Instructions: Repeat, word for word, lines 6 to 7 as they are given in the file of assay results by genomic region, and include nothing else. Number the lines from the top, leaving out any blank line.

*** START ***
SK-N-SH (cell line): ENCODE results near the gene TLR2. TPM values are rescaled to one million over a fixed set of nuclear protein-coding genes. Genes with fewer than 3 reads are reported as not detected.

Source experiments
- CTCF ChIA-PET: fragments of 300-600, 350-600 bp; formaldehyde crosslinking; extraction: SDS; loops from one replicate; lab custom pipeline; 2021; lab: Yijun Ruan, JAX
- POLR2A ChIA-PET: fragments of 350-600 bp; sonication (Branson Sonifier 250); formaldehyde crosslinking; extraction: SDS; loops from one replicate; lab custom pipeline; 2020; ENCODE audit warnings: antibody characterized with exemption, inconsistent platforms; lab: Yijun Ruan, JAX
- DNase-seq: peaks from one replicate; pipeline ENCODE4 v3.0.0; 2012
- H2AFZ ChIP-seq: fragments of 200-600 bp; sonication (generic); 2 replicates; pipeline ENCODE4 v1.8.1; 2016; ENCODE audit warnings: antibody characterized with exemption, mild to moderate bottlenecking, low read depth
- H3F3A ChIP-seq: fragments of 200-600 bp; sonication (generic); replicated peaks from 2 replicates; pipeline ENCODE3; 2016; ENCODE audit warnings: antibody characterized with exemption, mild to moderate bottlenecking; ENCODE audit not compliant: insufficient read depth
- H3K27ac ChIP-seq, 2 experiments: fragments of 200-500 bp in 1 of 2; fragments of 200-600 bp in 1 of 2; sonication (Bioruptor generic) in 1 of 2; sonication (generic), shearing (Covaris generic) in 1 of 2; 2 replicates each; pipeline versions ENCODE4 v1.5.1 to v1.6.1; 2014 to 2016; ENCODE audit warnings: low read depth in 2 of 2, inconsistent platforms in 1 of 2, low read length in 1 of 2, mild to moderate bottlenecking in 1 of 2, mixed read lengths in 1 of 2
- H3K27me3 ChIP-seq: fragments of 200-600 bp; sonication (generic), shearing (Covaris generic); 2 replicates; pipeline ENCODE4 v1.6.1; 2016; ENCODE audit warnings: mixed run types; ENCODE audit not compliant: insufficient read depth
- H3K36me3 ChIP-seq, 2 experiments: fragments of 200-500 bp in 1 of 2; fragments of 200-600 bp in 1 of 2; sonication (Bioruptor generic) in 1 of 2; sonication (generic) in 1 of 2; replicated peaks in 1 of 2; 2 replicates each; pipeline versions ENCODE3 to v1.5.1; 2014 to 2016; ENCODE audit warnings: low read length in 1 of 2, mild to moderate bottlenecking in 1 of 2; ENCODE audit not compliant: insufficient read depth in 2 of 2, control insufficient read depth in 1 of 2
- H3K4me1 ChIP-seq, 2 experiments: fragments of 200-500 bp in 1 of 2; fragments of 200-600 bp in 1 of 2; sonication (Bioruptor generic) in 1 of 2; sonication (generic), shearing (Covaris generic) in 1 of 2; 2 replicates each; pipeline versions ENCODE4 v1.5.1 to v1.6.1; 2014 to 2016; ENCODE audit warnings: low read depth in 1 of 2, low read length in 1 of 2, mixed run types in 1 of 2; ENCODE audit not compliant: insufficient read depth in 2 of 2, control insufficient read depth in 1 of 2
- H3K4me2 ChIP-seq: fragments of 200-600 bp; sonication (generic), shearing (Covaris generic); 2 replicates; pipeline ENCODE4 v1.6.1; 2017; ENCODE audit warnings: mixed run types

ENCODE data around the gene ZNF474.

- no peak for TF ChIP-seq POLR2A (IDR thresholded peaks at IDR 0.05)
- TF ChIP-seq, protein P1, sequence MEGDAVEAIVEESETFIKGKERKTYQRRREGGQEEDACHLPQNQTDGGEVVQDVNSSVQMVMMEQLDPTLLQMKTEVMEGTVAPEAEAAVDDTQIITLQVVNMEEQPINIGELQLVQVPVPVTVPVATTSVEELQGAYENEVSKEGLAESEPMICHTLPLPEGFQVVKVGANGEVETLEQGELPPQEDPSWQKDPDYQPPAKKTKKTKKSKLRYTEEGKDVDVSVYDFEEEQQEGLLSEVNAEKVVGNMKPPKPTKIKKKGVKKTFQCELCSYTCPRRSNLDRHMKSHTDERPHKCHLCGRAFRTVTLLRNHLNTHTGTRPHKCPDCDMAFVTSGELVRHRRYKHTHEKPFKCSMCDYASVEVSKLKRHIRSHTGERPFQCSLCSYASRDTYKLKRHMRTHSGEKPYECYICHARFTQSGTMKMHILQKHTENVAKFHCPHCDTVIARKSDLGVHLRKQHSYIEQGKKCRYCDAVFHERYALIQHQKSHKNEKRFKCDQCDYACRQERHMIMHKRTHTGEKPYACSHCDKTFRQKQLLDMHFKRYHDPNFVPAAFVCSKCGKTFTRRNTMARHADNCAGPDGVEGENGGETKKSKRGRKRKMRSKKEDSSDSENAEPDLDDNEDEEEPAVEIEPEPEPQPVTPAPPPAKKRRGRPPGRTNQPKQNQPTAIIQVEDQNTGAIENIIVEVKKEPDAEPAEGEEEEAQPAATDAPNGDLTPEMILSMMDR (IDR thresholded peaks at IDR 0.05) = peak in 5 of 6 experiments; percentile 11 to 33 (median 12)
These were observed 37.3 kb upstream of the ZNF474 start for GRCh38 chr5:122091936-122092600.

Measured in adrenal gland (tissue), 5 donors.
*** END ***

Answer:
- H2AFZ ChIP-seq: fragments of 200-600 bp; sonication (generic); 2 replicates; pipeline ENCODE4 v1.8.1; 2016; ENCODE audit warnings: antibody characterized with exemption, mild to moderate bottlenecking, low read depth
- H3F3A ChIP-seq: fragments of 200-600 bp; sonication (generic); replicated peaks from 2 replicates; pipeline ENCODE3; 2016; ENCODE audit warnings: antibody characterized with exemption, mild to moderate bottlenecking; ENCODE audit not compliant: insufficient read depth